New Yorker; Dan Friel, is a founding member of the experimental lo-fi, industrial psych band, Parts and Labour. For about a year now, Friel has been playing solo shows armed with not much more than a $50 Yamaha keyboard, bass overdrive, pitch shifter and a loop pedal. He creates sonic soundscapes consisting of video game-like melodies, fuzzed-the-fuck-out key loops and glitchy, lo-fi drum tracks. A steady mess of noise permeates the entire set as Friel bobs his head to constantly developing, analogue structures. The gritty, machine-like texture was constant throughout the performance and it was sometimes hard to tell where once song started and where the other began. The minimalist, DIY setup would seem as though it would be limiting for a musician such as Friel. To explore further within his capabilities, it would be exciting to see how much more auditory feats he could conquer with even just another pedal added to his arsenal.

If you like artists such as Holy Fuck, Dan Deacon or Guardian Alien, you’ll love Dan Friel.

Get all current news and recordings of Dan Friel at


Naytronix is also another band member turned electronic solo artist. Nate Brenner from California was the bassist for indie-pop, lo-fi, afrobeat rockers Tune-Yards. From 2012, Brenner has been creating indie infused, electro-funk under the name ‘Naytronixs’. With a soft voice, mellow bass, a looping keyboard and drum machine setup, Naytronix alternated between building simple riffs of analogue melody and laying down smooth bass runs that interplay with his voice to give a vibrant and polyphonic texture. The stage was lightless apart from a projector that shone black and white television noise onto the one man band, creating a visual experience to compliment the cool, robotic music.

Listen to Naytronix if you’re a fan of Gorillaz, Atoms for Peace or Beck.

Check out all Naytronix’s work and gig dates on

The Haunt: OM


OM are a psych-stoner, doom driven three piece from San Francisco. The band is put together with the sounds of lethargic yet relentless, metal-esque drums, thickly fuzzed, trance inducing bass, an only droning synth and Tibetan chant styled vocals that sits neatly upon the slow doom in unison, telling you tales of lurid, transcendental puffery. OM’s thick n’heavy riffs dragged through the air and into the heads of the mainly older crowd; a crowd made up of once young metallers that now have to hold their breath while head banging so as to avoid the possibility of their back giving out. However, OM are the winners so far in having the biggest turnout during the Mutations festival, also, they’ve rubbed elbows with Steve Albini as he recorded their last album, ‘God is Good’.

If you like bands like Sleep, Sunn O))) or Electric Wizard, you may like OM.

To get their latest album and earlier releases, go to

Concorde 2: Black Listers/Lightning Bolt


“Blacklisters are the real. Fucking. Deal.”, “Certainly a fan of this band” and, “…every man and his dog loves them.” You didn’t hear it from here first; everyone is currently raining praises upon Blacklisters. This noise punk foursome from Leeds deals pure, uncut attitude through their sound. With loud, twisty delivery served to you by a solid unit comprising of bass, drums and guitar wail, crash and chug together brilliantly, while frontman and vocalist; Billy, possesses the stage presence of a bear as he parades and flails his arms rhythmically to the noise. Blacklisters play to a shared pulse that seems like it will never stop. There is constant communication between the band and also a feeling of happiness within the music as there is comedy in their movement, lyrics and media portrayal. This is a band that doesn’t take themselves too seriously, and that’s why they’re so damn cool.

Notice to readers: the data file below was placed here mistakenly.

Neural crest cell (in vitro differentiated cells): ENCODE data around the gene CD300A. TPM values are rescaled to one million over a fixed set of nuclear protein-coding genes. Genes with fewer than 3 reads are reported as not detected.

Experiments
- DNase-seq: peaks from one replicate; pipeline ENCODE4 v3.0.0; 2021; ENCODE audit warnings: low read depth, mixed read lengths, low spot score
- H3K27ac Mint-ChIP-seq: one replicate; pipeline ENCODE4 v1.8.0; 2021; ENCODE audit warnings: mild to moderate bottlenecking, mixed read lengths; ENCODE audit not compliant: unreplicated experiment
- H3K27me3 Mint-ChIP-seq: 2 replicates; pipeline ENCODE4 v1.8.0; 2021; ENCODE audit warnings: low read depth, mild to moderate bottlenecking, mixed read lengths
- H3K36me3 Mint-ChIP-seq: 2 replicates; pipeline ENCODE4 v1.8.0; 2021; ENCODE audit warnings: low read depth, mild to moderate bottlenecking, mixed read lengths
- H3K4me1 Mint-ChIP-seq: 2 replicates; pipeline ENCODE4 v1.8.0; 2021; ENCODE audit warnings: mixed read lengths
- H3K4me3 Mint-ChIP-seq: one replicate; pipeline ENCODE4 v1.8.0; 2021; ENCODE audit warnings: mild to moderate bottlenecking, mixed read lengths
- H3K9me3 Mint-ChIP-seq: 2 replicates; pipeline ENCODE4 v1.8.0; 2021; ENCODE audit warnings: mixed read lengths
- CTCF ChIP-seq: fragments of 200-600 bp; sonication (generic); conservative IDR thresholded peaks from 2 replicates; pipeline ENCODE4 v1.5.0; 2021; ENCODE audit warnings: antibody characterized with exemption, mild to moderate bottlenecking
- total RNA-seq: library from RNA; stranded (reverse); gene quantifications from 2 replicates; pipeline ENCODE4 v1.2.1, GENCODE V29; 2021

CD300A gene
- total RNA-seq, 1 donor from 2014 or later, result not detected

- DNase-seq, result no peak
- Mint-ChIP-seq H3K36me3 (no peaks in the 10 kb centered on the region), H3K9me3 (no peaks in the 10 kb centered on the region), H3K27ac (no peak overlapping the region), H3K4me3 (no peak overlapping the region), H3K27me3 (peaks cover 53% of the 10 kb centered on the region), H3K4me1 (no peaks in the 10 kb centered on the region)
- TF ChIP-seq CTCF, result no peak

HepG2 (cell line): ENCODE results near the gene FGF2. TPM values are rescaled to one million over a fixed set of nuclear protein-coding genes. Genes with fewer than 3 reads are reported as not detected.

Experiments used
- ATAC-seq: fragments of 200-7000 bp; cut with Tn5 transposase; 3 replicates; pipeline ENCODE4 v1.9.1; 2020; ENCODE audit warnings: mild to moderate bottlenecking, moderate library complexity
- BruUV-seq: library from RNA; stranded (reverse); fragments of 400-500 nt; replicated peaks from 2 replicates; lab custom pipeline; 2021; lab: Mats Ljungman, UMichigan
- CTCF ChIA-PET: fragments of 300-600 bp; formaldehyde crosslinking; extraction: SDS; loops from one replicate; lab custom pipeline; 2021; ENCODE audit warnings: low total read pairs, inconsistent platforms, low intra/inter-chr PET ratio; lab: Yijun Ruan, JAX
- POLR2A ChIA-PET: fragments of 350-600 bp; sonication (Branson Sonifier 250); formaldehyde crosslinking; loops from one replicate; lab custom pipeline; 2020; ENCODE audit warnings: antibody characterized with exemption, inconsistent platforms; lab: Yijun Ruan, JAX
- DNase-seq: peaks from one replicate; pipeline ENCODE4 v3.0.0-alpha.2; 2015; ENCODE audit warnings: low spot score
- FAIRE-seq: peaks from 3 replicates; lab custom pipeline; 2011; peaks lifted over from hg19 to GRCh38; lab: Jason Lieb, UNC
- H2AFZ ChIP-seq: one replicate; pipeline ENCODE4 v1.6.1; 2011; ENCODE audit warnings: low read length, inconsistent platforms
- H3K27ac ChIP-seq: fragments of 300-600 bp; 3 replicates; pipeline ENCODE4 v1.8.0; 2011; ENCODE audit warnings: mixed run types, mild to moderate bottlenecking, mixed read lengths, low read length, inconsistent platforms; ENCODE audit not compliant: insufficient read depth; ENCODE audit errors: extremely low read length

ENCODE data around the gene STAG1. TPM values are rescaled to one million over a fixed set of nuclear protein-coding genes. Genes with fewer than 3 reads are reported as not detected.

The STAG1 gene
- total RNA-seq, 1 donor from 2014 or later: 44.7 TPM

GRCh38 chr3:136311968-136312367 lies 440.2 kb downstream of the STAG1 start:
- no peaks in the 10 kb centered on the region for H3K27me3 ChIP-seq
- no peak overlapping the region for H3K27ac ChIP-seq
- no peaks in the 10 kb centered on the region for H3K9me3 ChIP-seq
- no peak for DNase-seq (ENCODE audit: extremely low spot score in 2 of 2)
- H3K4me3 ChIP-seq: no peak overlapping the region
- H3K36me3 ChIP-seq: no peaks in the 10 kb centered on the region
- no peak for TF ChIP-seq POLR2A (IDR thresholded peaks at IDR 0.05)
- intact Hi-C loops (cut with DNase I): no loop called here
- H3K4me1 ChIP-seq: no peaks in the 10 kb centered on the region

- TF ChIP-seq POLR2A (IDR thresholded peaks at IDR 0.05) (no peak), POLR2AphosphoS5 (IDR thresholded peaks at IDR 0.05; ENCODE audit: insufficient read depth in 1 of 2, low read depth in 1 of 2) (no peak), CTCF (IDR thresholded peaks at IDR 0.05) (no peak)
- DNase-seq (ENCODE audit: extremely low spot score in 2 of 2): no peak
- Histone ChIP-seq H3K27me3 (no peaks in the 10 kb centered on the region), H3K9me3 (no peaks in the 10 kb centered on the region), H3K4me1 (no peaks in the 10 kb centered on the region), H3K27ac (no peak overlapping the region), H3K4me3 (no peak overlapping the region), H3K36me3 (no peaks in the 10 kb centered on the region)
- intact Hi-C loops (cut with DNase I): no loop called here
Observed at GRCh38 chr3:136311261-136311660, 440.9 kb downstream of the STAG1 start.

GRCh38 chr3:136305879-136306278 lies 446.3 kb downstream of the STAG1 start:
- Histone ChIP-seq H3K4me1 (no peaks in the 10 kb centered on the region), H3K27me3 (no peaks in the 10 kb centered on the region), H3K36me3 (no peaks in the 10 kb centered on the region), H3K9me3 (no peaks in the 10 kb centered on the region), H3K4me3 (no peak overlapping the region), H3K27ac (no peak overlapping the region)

For fans of Pissed Jeans, Girl Band and The Jesus Lizard.

Get all your Blacklisters needs at


Massive explosions of whirlwind drumming and fuzzed, melodic turbulence came from the stacked wall of speakers on stage as Lightning Bolt created an avalanche of overwhelming, experimental noise rock. From Rhode Island, Brian Chippendale and Brian Wilson have been performing as Lightning Bolt for just under twenty years. During this time they have honed and sharpened not only their sound, but their message – that there is no message. Chippendale wears a technicoloured, clownish mask that only show his eyes that switch from locking on the crowd or to Gibson on his right, to signify closes. The intensity of the ferocious noise evoked a tribal fury within the audience. The mosh was thick with beer and sweat and occasionally an audience member would dive from the front barrier to surf the sea of temporary maniacs. Before the penultimate song was played, a fight broke out in the crowd.

“Hey! Is he the bad guy?” pointed Chippendale into the horde as cheers loudened. “We can put him in the corner, put these two in the corner”.

Chippendale then pointed out a route for the two trouble makers that led them up onto the stage, right beside his drums. By star-striking the two, he settled their anger and to show further kindness, he gave them water.

It was an incredible, free falling and thunderous set from Lightning Bolt, that ended with the joined effort of Chippendale and the two fans onstage, all playing the one drum kit together, showing real humility, love for fans and to give a climactic finish.

For fans of Black Pus, Melt-Banana and Pink & Brown

Get all you could ever want from Lightning Bolt at this website near you,


Words by Milo Dunn-Clarke